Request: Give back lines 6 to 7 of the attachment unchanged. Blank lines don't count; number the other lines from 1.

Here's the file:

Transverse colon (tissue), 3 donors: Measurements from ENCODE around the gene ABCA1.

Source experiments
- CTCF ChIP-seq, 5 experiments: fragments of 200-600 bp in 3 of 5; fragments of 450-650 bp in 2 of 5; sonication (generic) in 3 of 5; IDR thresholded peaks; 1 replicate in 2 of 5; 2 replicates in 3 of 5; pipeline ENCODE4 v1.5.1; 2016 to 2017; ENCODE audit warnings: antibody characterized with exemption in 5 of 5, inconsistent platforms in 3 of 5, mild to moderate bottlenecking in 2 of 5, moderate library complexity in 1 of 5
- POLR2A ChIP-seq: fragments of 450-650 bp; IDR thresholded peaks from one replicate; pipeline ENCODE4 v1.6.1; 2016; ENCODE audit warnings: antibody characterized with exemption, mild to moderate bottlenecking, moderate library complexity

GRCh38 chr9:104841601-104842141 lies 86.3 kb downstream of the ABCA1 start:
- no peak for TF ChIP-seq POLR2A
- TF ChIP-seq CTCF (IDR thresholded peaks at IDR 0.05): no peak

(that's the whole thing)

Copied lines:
- no peak for TF ChIP-seq POLR2A
- TF ChIP-seq CTCF (IDR thresholded peaks at IDR 0.05): no peak